So what should you be thinking about when you're in the throes of building a company and a product?

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Tuesday, May 20, 2014

DKIM (DomainKeys Identified Mail) Deployment

DomainKeys Identified Mail (DKIM) lets an organization take responsibility for a message that is in transit. The organization is a handler of the message, either as its originator or as an intermediary. Their reputation is the basis for evaluating whether to trust the message for further handling, such as delivery. Technically DKIM provides a method for validating a domain name identity that is associated with a message through cryptographic authentication.

DKIM attaches a new domain name identifier to a message and uses cryptographic techniques to validate authorization for its presence. The identifier is independent of any other identifier in the message, such in the author's From: field.

The first version of DKIM synthesized and enhanced Yahoo!'s DomanKeys and Cisco's Identified Internet Mail specifications. It was the result of a year-long collaboration among numerous industry players, during 2005, to develop an open-standard e-mail authentication specification. Participants included Alt-N Technologies, AOL, Brandenburg InternetWorking, Cisco, EarthLink, IBM, Microsoft, PGP Corporation, Sendmail, StrongMail Systems, Tumbleweed, VeriSign and Yahoo!. The team produced the initial specification and several implementations. It then submitted the work to the IETF for further enhancement and formal standardization.

Type of Services: Deployment and Use:

Friday, May 16, 2014

Narendra Modi Wins India. BJP and Allies to Cross 300 Seats.

Mr. Modi has delivered the BJP's best result ever, giving it more than the 272 seats it needs to form a government. This is the first parliamentary majority by a single party since 1984.

India has won, good days are coming, Mr. Modi said at a rally in Vadodara in his home state of Gujarat, where thousands chanted his name. In a clear message to those who have tagged him a polarising leader, he said, "Even if we've clear majority to run the government, it's our responsibility to take everyone along in running India".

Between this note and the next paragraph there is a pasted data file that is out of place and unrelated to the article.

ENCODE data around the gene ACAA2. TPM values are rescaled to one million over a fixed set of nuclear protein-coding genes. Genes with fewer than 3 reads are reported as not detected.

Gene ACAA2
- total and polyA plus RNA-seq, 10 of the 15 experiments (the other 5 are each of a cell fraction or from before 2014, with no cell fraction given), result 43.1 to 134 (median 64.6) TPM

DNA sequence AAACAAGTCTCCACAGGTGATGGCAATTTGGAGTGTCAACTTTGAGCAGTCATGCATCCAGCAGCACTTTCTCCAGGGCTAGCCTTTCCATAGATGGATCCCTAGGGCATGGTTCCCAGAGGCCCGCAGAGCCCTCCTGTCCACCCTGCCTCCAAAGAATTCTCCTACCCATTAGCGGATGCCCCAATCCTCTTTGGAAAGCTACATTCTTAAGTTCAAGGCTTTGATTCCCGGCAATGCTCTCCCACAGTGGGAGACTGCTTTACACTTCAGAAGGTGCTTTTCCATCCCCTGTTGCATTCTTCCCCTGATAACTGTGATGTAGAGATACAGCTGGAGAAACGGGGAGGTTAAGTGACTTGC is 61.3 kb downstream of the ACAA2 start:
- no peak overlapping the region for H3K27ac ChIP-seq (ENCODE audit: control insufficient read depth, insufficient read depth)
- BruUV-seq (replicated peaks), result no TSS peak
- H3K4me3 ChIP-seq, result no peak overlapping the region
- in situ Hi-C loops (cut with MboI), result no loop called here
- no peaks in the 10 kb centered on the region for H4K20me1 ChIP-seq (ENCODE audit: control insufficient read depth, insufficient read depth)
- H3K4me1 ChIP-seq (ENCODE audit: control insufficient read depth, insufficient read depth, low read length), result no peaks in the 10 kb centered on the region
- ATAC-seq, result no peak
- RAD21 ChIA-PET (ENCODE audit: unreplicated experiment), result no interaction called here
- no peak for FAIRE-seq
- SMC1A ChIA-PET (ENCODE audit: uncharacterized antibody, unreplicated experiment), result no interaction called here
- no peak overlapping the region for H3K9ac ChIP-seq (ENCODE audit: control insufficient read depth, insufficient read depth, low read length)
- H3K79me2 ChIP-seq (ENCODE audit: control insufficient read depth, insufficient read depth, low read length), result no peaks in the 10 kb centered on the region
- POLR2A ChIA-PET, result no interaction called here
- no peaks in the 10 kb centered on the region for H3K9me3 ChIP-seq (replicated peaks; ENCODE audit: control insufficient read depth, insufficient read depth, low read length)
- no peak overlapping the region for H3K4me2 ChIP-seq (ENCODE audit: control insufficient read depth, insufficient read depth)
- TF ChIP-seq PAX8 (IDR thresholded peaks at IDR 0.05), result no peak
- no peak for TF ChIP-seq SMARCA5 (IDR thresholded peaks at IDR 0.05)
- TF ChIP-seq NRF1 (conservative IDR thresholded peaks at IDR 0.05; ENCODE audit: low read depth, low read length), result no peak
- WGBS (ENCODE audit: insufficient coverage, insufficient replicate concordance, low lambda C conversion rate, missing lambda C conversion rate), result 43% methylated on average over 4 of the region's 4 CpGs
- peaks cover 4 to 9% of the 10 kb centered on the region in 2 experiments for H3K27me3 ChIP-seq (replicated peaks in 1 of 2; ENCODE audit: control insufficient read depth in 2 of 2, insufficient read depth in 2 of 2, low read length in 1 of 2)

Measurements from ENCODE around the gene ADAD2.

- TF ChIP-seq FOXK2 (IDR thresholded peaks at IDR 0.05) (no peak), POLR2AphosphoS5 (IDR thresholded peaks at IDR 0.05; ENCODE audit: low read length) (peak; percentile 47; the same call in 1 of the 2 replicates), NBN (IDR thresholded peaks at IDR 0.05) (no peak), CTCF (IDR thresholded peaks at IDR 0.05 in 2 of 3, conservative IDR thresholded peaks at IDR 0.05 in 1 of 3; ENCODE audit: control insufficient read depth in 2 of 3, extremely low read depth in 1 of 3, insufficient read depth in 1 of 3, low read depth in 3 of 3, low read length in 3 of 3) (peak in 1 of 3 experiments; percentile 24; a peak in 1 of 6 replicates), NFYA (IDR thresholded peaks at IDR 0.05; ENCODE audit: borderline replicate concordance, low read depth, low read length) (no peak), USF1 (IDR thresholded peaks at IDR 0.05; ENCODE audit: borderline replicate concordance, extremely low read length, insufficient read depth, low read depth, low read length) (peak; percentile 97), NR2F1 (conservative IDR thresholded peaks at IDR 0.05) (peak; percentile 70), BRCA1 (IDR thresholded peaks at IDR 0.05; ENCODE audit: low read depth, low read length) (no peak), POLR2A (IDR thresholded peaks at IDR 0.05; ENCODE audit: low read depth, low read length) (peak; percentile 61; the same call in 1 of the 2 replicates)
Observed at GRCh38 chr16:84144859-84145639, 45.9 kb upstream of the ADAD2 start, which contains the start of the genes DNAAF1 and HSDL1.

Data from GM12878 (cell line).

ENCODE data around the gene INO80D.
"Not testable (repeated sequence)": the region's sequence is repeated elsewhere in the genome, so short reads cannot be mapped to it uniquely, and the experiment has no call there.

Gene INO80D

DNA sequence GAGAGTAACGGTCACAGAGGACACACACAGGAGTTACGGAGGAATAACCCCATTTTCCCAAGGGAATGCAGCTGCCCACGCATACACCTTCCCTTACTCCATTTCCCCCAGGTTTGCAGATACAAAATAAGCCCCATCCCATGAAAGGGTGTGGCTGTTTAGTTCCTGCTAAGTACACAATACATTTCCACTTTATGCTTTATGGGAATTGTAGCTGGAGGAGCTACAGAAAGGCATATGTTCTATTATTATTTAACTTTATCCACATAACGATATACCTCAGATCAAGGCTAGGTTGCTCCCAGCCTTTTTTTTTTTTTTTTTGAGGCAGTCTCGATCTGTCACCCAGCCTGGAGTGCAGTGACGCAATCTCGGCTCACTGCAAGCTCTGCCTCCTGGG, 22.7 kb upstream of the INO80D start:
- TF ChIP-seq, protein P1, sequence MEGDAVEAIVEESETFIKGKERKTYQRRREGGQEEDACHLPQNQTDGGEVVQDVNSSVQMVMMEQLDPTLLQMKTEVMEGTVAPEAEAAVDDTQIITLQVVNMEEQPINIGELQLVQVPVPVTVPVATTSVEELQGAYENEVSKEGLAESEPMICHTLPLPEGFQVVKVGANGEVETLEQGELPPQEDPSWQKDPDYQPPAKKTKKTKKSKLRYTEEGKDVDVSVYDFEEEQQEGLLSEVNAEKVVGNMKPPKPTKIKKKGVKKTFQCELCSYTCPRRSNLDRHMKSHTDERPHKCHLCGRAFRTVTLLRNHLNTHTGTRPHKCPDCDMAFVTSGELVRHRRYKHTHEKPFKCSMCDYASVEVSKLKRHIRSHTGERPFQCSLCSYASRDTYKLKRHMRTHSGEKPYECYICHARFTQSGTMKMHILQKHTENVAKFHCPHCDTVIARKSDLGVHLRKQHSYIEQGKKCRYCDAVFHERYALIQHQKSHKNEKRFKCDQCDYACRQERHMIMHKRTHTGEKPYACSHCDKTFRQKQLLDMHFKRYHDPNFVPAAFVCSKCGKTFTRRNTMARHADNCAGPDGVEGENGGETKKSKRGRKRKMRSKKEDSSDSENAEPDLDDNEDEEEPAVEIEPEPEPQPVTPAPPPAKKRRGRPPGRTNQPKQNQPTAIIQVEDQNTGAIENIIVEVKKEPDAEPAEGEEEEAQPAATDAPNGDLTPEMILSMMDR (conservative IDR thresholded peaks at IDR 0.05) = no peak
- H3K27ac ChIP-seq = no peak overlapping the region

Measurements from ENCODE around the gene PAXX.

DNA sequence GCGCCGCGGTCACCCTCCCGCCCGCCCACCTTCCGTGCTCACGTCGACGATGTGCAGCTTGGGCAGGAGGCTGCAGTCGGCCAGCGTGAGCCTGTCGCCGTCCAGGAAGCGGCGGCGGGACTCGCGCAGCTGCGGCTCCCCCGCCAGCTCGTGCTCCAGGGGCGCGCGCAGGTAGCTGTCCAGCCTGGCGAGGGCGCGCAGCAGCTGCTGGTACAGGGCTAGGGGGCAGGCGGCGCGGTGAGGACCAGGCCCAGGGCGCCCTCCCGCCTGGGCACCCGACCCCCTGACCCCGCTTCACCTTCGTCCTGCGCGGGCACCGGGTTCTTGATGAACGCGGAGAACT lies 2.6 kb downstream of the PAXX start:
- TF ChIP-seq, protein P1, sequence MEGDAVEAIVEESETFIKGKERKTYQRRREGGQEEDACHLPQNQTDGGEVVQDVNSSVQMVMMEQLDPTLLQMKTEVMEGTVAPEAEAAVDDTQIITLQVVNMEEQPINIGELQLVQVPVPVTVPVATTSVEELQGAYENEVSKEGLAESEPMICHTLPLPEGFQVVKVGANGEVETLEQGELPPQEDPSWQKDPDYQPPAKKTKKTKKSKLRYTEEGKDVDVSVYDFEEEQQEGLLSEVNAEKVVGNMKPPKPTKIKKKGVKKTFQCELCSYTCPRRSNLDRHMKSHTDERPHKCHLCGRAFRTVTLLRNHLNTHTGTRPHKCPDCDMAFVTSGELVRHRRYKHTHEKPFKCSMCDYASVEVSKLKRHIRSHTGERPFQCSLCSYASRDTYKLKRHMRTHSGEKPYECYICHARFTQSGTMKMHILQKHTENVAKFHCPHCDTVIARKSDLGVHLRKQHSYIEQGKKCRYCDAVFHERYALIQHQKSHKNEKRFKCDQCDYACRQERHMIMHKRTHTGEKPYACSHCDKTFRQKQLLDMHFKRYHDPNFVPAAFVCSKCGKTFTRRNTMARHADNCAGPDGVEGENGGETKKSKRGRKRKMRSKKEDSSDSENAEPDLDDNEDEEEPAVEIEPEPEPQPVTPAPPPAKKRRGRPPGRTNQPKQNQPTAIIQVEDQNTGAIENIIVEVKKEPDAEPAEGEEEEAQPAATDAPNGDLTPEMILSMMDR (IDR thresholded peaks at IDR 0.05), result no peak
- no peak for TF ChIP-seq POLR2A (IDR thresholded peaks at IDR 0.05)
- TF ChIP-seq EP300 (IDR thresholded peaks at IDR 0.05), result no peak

Through his campaign, Mr. Modi had vowed to reboot the economy and deliver efficient governance -he said today "development for all" would be his mission.

Tuesday, April 29, 2014

Is Google Plus Right for Your Small Business?

Does your small business have a presence on Facebook or Twitter? Are you wondering whether it’s worth investing time and resources in yet another social network? When Google rolled out Google Plus (Google+) last year, many asked the same question. And they’re still asking.

There’s no doubt that social media is a great outreach and engagement tool for small businesses with limited marketing budgets. But as more and more social networks come online (Pinterest anyone?) is it really worth the effort to branch out and jump on every social media bandwagon that comes along?

To help you decide whether Google+ is worth your time and resources, here are some the factors to consider as you determine your strategy.

Twitter, Facebook or LinkedIn? Finding the Right Fit for Your Small Business

Thinking of investing in social media but struggling to know where to start?

According to a December 2009 survey by Ad-ology, 46% of small business owners said they wish they knew more about social media. And, while coming up with a social media strategy is one thing (the resources at the end of this article provide pointers on this), it also helps to have a basic understanding of what each of the major social media sites can and can't do for your small business and its customers.

Here's a quick 101 on how to best leverage the top three social networking sites - Twitter, Facebook, and LinkedIn.

Saturday, April 19, 2014

3 Ways CRM Makes Sales More Efficient

CRM software today fills a number of departmental needs in a company, and touts benefits for marketing, sales, support, and even other areas like inventory and project management. Often championed on the merits of features and functions such as integrated email, simplified record keeping, and powerful reporting, the fact is that as the CRM industry has matured, the need to compete has resulted in a need to differentiate on the basis of “features and functions”, sometimes leaving little room to translate those features and functions into general benefits and bottom line results for those who aren’t already well versed on how they translate. At the end of the day, CRM is about improving efficiency and results on every level in an organization. Here are three ways that happens in a sales organization:

Friday, April 18, 2014